Remove multiple CloudFront distributions with “aws cli”

Romans Malinovskis
Jul 28, 2019 · 2 min read

If you are working with AWS CloudFront, you might have a large number of CloudFront distributions sitting there. I have over 100 from various tests and scripts.

It’s not easy to remove them. You have to disable each CloudFront distribution first, wait half a hour, then remove it. I decided to show you how to automate this process in a command line.

What will you need?

  • aws cli (fully configured for your account)
  • jq (version 1.5+ preferably)

I also recommend that you create a bash script and add relevant commands as you test — I will be using bash iteration.

List your distributions nicely

We will start by listing distributions:

aws cloudfront list-distributions | jq '.DistributionList.Items[]|[ .Id, .Status, .Origins.Items[0].DomainName, .Aliases.Items[0] ] | @tsv '  -r

Here is what happens:

  • “aws cloudfront list-distributions” — outputs all your distributions in JSON
  • “jq” will iterate over distributions looking at Id, Status and also DomainName of the origin and Alias.
  • “@tsv” will format output as tab-separated-values and -r is for raw output

Output:

E1036CN6S????? Deployed bucket1.s3.amazonaws.com www.example.com
EQS6J3M1?????? Deployed bucket2.s3.amazonaws.com www.foo.com
E269QTGS?????? Deployed bucket2.s3.amazonaws.com www.baz.com

You can add more columns to your list. Also see jq’s “select” command if you need to do some filtering.

Filtering the list

If you wish to further filter the list, you can use “awk”. Let’s filter all distributions associated with “bucket2” (I’m taking results from a file, but you can pipe output from the command above directly into awk):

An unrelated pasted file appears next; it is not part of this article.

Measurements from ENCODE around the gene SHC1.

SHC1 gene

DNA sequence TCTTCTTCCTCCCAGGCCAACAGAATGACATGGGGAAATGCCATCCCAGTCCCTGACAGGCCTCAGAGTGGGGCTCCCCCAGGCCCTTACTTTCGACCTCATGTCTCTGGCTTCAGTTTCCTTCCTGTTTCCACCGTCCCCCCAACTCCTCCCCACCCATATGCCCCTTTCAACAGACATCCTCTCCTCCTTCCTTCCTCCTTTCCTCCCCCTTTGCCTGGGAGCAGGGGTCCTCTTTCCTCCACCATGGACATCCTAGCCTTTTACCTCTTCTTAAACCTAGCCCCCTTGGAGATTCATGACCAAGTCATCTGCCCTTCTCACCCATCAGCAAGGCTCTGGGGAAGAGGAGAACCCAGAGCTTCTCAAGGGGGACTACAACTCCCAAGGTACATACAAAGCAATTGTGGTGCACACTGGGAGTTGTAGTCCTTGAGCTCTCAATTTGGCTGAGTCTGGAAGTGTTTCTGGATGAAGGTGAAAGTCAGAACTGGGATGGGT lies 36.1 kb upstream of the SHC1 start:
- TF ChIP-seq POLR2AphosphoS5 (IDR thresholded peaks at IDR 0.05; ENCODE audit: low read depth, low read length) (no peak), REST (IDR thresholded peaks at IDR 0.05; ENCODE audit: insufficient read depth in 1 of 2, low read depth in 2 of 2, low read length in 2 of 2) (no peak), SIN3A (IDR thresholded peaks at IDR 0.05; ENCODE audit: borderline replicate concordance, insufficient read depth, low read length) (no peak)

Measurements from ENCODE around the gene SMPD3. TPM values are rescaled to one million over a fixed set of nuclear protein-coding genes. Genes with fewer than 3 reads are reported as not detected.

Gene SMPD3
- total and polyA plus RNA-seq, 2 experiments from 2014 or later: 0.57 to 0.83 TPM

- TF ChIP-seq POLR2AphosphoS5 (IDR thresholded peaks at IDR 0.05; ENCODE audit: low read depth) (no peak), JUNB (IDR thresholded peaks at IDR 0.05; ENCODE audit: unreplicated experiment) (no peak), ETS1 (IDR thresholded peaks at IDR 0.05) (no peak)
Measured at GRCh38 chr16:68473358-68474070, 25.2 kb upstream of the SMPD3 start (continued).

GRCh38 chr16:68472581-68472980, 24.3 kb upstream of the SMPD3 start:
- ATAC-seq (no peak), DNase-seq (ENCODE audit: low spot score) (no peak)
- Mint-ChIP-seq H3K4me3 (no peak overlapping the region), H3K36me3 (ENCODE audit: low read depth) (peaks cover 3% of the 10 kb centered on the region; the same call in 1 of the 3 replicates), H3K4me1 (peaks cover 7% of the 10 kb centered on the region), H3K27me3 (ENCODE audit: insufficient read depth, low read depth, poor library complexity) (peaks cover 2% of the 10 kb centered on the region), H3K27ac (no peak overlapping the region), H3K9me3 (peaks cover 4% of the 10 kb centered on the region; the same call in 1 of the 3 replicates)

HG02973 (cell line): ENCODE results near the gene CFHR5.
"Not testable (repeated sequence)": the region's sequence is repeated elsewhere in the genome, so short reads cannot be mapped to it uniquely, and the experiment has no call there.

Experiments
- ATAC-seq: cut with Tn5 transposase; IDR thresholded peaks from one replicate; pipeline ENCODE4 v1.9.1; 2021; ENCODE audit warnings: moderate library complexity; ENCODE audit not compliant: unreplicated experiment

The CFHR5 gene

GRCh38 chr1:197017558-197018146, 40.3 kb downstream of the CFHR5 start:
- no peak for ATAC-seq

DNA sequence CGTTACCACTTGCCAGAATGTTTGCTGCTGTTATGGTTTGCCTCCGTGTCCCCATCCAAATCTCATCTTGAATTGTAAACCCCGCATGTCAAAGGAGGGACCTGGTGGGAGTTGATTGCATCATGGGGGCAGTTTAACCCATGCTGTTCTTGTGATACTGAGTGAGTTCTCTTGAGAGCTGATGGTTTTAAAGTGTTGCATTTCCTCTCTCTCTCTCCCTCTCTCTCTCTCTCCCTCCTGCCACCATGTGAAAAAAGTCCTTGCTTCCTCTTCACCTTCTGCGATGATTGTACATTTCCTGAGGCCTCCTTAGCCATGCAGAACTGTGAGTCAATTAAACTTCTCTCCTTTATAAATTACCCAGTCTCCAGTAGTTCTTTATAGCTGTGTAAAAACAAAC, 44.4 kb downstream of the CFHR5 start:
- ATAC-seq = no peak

cat results.txt | awk '$3=="bucket2.s3.amazonaws.com" {print}'

If you wish to use variable substitution, it would be like this:

MYENVBUCKET="bucket2.s3.amazonaws.com"
cat results.txt | awk '$3=="'$MYENVBUCKET'" {print}'

Disabling the distributions

In order to disable the distribution, you need to get current config, change “Enabled: false” then update it. Create file disable.sh and start with this loop:

cat results.txt | while read id status origin cname; do   echo "About to disable $id (CNAME=$cname)"   # code for disabling goes heredone

The next chunk of code goes inside the loop, but you can test it:

tmpfile=$(mktemp /tmp/ms-infra-destroy.XXXXXX)
tmpfile2=$(mktemp /tmp/ms-infra-destroy.XXXXXX)
# Update JSON output by setting Enabled=Falseaws cloudfront get-distribution-config --id $id | jq .DistributionConfig.Enabled=false > $tmpfile# We only need "DistributionConfig"jq -r .DistributionConfig $tmpfile > $tmpfile2aws cloudfront update-distribution --id $id \
--if-match $(jq .ETag $tmpfile -r) \
--distribution-config file://$tmpfile2
rm $tmpfile $tmpfile2

It is more time-efficient to disable all your distribution first, then create another identical loop to delete all the same distribution. That’s why I am using “results.txt” file.

Delete disabled distributions

Start another loop:

cat results.txt | while read id status origin cname; do   echo "Waiting to delete $id (CNAME=$cname)"   aws cloudfront wait distribution-deployed --id $id   aws cloudfront delete-distribution --id $id --if-match \
$(aws cloudfront get-distribution-config --id $id | jq .ETag -r)
done

This loop will wait for distributions to be disabled. This currently takes 30+ minutes on my tests for the first wait, but all the consequent iterations of the loop would be relatively fast as all affected distributions would be ready by now.

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